Models in bikinis are sexy. Tape measures are not. Now that the obvious is out of the way we can move past the unglamorous nature of the tool and get straight to the basics. Tape measures are vital in any shop, garage, construction company, and home. The old adage "Measure twice and cut once" is wisdom from someone who ended up cutting a bunch of times and couldn't make right what he had just screwed up. For an auto enthusiast, accurate measurements are critical when building frames, cutting chassis tubing, measuring wheel offsets, adjusting air suspension heights, ordering shocks, determining driveshaft lengths, buying bolts, and the list goes on.
Tape measures suffer from three primary areas of breakage: the internal recoil spring gives up, the actual blade cracks and breaks, or the tension lock no longer works. During our testing of six popular 25-foot tape measures, we evaluated each of these concerns, as well as visibility, construction, features, standout length (the length you can extend the blade before it kinks), and end hook design. We also considered the value, warranty, and ergonomics of each tape measure. Once the testing had concluded, we had a definitive winner. Read on to see how the competition fared.
For those of us who use a tape measure primarily in the garage, it's worth noting that none of the tape measures evaluated had metric markings. As each auto manufacturer has switched to metric hardware, we were disappointed that the manufacturers of tape measures haven't embraced the metric system (even if it were only on the backside of the blade).
1. Husky 25-Foot Tape Measure
Ranking highest in this comparison, the Husky tape measure consistently placed near the top of every test category. Feature rich, the Husky makes the most out of its magnetic dual hook, belt clip, and solid ergonomics. A measured standout length of nearly 11 feet was a full foot and a half more than advertised, and it comes with a lifetime warranty. Large, easy-to-read numbers (on both sides) and a coated blade made the Husky an easy First Place choice.
2. Komelon Monster MagGrip 25-Foot
$12.26 (amazon.com) komelonusa.com
When a company specializes in one area, the consumer rightfully expects big things from that brand's products. Komelon focuses their efforts on all types of measuring products, and in our testing, the Monster MagGrip performed well in every test except the standout test, where it was stable to a mere 7 feet. Large numbers (again on both sides), a magnetic dual hook, and positive locking mechanism helped secure a podium finish for the Komelon. The nylon-coated blade did get a little kinked during testing, but for less than $13.00, it's a good value and solid performer.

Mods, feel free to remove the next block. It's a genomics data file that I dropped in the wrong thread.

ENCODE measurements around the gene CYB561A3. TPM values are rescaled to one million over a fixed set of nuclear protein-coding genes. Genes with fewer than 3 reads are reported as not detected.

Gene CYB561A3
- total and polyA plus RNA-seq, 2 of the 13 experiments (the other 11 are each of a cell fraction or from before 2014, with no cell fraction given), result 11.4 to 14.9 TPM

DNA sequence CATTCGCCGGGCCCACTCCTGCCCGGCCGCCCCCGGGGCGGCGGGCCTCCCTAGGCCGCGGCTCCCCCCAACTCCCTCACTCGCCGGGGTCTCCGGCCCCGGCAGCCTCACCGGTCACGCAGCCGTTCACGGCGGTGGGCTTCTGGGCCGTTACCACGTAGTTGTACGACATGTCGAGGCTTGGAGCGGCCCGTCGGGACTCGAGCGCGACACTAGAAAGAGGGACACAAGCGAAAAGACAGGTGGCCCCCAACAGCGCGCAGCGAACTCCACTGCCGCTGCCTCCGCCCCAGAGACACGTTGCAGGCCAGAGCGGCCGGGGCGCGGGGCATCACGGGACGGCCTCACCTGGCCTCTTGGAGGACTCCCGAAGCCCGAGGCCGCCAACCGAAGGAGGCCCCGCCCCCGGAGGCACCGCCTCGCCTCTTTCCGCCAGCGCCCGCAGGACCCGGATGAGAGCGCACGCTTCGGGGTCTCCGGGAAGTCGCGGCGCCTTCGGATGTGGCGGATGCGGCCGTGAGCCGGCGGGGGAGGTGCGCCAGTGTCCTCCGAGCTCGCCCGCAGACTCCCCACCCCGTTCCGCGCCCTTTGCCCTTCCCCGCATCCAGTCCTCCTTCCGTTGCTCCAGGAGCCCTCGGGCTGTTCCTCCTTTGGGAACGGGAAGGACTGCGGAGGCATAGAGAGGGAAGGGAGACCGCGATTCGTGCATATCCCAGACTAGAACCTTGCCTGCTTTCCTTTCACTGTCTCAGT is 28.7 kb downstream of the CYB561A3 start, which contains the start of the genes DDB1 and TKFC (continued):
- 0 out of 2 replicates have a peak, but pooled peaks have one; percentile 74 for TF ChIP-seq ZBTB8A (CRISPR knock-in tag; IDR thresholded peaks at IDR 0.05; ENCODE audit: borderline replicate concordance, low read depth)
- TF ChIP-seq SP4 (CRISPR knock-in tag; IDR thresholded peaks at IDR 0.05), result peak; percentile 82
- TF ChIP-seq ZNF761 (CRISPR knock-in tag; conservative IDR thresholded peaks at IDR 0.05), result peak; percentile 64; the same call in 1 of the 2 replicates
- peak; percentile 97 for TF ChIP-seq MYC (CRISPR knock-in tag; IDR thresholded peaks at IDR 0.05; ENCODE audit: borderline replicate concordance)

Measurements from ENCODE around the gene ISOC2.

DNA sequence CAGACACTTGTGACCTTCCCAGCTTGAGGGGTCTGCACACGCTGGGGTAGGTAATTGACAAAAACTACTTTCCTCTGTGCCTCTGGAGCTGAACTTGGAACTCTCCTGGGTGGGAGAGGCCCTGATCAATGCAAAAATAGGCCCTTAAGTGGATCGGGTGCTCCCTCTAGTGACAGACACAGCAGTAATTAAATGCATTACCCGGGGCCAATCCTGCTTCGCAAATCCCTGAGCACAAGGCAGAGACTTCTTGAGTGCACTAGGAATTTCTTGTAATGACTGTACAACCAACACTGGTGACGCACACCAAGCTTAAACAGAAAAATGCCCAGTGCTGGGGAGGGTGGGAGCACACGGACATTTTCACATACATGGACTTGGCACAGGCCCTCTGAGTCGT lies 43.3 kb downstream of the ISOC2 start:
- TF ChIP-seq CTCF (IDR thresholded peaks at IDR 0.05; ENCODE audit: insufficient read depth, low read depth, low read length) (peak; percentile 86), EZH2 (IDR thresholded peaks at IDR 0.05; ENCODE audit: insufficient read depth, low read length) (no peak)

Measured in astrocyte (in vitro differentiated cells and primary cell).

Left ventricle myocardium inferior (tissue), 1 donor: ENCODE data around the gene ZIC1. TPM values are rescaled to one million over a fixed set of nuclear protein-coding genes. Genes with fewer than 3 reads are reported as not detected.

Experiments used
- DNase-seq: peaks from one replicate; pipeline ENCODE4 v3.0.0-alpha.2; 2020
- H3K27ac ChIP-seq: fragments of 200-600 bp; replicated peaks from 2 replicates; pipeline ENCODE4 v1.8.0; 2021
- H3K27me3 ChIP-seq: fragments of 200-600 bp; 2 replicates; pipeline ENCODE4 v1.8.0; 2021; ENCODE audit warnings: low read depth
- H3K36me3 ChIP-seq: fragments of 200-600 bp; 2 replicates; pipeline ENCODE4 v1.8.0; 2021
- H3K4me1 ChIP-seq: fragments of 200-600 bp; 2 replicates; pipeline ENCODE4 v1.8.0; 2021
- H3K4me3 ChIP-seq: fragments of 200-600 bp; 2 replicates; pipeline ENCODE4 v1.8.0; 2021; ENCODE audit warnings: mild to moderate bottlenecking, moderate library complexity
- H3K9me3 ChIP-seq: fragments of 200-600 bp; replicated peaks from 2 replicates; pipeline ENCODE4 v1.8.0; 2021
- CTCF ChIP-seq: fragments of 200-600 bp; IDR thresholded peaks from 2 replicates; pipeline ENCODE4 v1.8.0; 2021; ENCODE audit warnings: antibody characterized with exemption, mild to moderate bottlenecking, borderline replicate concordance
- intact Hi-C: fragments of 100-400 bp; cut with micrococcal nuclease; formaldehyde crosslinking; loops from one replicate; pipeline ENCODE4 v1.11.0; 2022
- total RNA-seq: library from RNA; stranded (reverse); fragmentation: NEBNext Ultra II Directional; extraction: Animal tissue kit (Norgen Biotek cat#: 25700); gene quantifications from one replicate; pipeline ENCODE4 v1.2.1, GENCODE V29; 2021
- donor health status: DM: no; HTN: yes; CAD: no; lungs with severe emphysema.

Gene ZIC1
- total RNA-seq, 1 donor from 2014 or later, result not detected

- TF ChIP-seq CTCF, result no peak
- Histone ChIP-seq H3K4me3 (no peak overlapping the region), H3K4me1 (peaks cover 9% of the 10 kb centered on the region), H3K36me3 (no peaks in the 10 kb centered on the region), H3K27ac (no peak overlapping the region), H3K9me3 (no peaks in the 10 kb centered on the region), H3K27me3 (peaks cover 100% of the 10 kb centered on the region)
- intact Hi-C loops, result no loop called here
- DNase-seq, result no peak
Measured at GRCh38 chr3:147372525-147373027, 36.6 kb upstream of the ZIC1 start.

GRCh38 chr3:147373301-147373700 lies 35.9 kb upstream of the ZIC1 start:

3. Irwin Strait-Line 25-Foot
$37.46 (amazon.com) irwin.com
Topping the price list at more than $37.00, the Irwin Strait-Line featured thumb and forefinger locks, a clever marking scribe under the edge of the tape measure, and an Optic White dual-sided blade for improved visibility. It also performed well in the standout test (9 feet, 10 inches), was comfortable in our hands, and had the best blade locking mechanism. Unfortunately, the Irwin suffered from not having one of the better end hooks (single-sided and no magnet), wasn't the easiest to read, and did not have a long warranty. For such a hefty price, there are better tape measures available and you'd have plenty of money left over for lunch.
4. Stanley Fat Max Blade Armor 25-Foot
Most of us probably have a Stanley tape measure in our toolboxes. The Fat Max line is their 1¼-inch-wide blade and once you add Blade Armor and Mylar to it, you have an extra-strong blade that won the standout test by extending to more than 11 feet before kinking. What it lacked compared to its competition was a dual-sided blade, top and bottom magnetic hook, and a forefinger lock. It's not popping with features, but the Stanley is made in USA.
5. Kobalt Stainless Steel 25-Foot
For those of you working outside, the Kobalt tape measure is made from stainless steel, features both a thumb and forefinger lock, and it had the most legible blade numbers in this test. However, its Power Blade did prove weaker than its competitors and kinked in several spots. Also, the case was the largest of the group, and we found it to be the least comfortable in our hands.
6. Pittsburgh QuickFind 25-Foot
By far the budget leader, the $3.99 Pittsburgh, was the only tape measure to include the fractional sizes clearly printed on the blade markings. This immediately shot it to the top of the leader board, but the sizing was only on the top side, it had a basic hook, and the lock mechanism strength was not comparable to the others. It did prove comfortable in our hands, came with a convenient wrist strap, and for less than $4.00, you can easily keep one in every toolbox you own.